WASHINGTON --The capital is filled with Republicans convinced that they will lose the House and maybe the Senate. So last week, the White House and party leaders convened a "friends and allies" teleconference to dispute what Ken Mehlman, chairman of the Republican National Committee, considers flawed conventional wisdom. For 20 minutes, Mehlman and the White House political director, Sara Taylor, tried to lift the cloak of gloom that has descended on the top ranks of Republican strategists, using what one of the dozens of lobbyists, donors, party aides and other supporters who listened in later called "happy talk."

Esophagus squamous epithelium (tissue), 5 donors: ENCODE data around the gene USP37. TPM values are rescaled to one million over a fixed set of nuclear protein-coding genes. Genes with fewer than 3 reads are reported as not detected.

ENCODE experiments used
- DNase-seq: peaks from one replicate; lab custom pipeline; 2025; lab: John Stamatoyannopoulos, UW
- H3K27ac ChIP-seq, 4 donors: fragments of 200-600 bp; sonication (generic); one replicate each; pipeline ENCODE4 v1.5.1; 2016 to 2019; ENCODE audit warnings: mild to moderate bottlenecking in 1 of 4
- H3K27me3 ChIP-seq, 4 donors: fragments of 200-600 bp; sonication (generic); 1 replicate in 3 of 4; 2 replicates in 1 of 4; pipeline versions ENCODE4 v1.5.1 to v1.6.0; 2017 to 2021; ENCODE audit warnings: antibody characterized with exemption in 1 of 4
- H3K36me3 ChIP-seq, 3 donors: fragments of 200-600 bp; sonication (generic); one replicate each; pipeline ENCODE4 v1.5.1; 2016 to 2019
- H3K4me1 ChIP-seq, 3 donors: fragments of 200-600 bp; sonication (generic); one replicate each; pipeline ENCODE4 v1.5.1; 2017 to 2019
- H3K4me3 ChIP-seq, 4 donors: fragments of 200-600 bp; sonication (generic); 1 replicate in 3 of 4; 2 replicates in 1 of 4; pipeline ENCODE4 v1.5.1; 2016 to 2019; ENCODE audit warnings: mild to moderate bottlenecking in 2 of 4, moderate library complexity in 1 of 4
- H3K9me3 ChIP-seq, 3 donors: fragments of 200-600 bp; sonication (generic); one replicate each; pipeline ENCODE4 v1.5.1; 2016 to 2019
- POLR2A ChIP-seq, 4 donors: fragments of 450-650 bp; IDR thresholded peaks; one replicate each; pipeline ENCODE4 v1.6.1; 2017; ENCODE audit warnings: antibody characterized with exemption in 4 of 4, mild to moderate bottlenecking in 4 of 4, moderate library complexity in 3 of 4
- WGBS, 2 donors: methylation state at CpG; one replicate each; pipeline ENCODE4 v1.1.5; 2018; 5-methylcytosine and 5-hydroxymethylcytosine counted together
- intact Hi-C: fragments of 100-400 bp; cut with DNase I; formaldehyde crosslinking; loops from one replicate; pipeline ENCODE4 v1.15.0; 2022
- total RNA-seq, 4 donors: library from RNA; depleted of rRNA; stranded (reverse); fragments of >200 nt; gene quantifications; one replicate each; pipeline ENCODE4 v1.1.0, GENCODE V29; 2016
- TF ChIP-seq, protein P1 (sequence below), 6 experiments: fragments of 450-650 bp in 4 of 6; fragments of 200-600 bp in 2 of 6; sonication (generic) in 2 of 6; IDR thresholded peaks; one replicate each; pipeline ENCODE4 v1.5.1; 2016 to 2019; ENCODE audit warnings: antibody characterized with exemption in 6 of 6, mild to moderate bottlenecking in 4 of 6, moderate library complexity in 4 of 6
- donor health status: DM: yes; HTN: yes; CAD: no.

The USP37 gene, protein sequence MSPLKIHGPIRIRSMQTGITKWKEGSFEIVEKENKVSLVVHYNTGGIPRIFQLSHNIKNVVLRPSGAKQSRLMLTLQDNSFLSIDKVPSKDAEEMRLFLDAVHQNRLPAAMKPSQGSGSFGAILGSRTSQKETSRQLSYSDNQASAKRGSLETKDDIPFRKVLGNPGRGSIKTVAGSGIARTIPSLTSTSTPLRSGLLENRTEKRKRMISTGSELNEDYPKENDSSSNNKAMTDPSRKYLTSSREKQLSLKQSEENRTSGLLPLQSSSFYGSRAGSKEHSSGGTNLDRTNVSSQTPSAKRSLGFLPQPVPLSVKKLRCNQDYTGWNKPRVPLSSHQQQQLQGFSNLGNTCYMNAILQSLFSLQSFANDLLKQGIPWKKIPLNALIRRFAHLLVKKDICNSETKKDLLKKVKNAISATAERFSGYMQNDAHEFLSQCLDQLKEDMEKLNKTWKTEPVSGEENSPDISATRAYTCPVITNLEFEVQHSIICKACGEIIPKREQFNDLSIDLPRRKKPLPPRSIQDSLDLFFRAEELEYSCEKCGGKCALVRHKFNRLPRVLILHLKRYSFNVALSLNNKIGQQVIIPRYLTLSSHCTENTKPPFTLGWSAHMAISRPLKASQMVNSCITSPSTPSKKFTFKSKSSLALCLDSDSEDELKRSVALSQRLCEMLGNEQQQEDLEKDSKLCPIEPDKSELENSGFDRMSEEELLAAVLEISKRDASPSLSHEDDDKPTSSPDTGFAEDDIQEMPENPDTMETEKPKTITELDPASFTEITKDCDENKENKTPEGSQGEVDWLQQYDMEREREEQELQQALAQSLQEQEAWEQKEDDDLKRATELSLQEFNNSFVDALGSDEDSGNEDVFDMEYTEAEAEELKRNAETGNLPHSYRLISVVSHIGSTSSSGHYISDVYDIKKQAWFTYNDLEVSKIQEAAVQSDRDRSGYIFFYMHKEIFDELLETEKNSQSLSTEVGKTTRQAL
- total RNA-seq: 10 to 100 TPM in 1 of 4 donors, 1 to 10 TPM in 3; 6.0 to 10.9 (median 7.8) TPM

NEWS
By SUSAN REIMER | May 21, 2006
Pity poor Joe. It is his first baseball season, and his mother's a sportswriter." That's how I began one of the first essays I ever wrote about my family life. It seems like a million years ago now. All this time later, this column should begin: "Pity poor Joe. He's a Marine and his mother is an aging hippie." My son graduates this week from the U.S. Naval Academy, and he has elected to join the U.S. Marine Corps. I am filled with an odd mix of pride and dread, but for the moment I am concentrating on having a good time.
FEATURES
By Alice Steinbach and Alice Steinbach,SUN STAFF | January 24, 1996